Durban husband exhumes wife’s body in search of closure
Durban – A heartbroken husband, who believes his wife died as a result of medical negligence, will do anything for closure.
Last week, Nandha Chetty, 55, a Malvern businessman, had the body of his wife Jesse exhumed and hired a private pathologist to conduct a post-mortem.
He has also asked Life Entabeni Hospital, where she died, and the Health Professions Council of South Africa (HPCSA) to investigate the matter.
Due to delays at the Magwaza Maphalala (Gale) Street Mortuary, the post-mortem was only conducted on Tuesday.
In 2017, a vascular surgeon told Jesse she had an aneurysm (bulge or ballooning in a blood vessel) on her coeliac vessel (major artery in abdominal cavity) and a blockage on her main mesenteric artery (takes blood from the aorta and distributes it to a large portion of the gastrointestinal tract).
In January 2018, the doctor attempted to place a stent on the aneurysm but the procedure was unsuccessful.
Chetty, a father of four, said they were told to return to the hospital if Jesse experienced pain. They were also warned to that if the aneurysm burst it could be fatal.
In April this year, the doctor allegedly told Jesse he wanted to proceed with surgery. Jesse underwent surgery on May 23.
“The doctor told me it was a success, but he did not perform the bypass because it was dangerous and complicated. But while visiting her on May 26, she looked darker. I questioned the staff and they said it was normal because of the blood infusions.”
A day later, her condition took a turn for the worse and she began bleeding internally, he said. She underwent a second procedure to stop the bleeding.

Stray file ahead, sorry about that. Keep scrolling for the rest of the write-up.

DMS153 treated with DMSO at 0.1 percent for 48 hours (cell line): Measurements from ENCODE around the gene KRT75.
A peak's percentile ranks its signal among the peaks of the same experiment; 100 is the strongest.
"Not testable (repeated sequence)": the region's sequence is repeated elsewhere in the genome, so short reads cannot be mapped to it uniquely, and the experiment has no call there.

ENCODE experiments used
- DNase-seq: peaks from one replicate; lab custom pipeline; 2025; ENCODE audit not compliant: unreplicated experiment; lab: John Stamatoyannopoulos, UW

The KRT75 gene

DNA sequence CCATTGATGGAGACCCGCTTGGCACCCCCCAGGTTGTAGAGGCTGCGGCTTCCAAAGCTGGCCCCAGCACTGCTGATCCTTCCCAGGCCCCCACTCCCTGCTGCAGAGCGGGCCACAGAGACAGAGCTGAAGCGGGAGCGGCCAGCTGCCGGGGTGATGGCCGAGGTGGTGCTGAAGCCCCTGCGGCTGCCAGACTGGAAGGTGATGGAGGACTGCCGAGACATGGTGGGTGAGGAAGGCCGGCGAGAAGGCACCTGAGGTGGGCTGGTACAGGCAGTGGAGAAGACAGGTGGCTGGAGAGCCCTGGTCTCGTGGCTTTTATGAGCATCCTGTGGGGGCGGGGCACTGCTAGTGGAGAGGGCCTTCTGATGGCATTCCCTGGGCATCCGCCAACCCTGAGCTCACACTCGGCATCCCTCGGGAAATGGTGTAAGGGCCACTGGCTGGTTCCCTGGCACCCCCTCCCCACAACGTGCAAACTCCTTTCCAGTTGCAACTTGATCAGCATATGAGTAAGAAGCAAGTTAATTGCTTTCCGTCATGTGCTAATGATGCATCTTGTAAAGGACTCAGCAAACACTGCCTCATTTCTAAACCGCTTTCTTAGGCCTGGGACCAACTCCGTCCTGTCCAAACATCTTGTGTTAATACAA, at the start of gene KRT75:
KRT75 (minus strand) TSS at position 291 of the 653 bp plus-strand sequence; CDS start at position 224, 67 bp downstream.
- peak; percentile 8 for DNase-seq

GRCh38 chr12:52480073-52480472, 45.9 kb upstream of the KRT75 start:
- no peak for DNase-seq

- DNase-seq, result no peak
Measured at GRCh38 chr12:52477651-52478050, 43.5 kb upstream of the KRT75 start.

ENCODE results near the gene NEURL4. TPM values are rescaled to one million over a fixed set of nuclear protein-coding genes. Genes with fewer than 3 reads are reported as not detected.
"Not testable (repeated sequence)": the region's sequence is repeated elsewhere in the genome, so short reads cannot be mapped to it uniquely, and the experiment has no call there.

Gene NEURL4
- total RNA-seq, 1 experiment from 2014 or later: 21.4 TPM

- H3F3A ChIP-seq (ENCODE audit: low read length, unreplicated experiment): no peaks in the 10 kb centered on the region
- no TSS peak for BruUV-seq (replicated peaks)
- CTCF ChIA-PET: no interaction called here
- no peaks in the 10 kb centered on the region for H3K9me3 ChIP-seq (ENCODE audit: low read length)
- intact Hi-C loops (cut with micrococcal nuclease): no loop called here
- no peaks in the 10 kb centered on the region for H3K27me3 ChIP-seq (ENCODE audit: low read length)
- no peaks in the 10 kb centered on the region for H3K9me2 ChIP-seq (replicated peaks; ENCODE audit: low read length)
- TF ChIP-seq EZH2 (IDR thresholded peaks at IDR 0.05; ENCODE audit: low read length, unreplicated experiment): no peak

“I was told she had a heart attack and they revived her with the defibrillator. In addition, another vessel, close to the aneurysm, popped, due to the closeness of the blood vessels.”
Later that afternoon, bleeding started and a third operation followed. Her condition worsened. “Her kidneys failed and they needed to begin dialysis. She had also picked up jaundice.”
Jesse was unresponsive, and nurses, he said, encouraged him to talk and play her music to prompt her to respond.
On May 31, a day before Chetty’s 55th birthday, Jesse’s blood pressure dropped and she died before he could get to the hospital. She was 50.
Chetty refused to accept his wife died of natural causes, as reflected on her death certificate.
In June, Chetty opened an inquest into her death at Mayville SAPS and the Durban Magistrate’s Court granted his application to have the body exhumed.
“We want to know how she died, and if there was any wrongdoing, those responsible must be held accountable.”
Bhaviksha Maharaj, the hospital manager, sympathised with the family.
“We take allegations of negligence very seriously and while specialists practicing in our facilities are not employed by the Life Healthcare Group, we have stringent policies and protocols in place to address matters of this nature.”
Maharaj said an internal investigation was currently under way.
Noluthando Nkosi, of the KZN Department of Health, said the post-mortem was done on Tuesday and they regretted the delay.
Priscilla Sekhonyana, of the HPCSA, said they would investigate.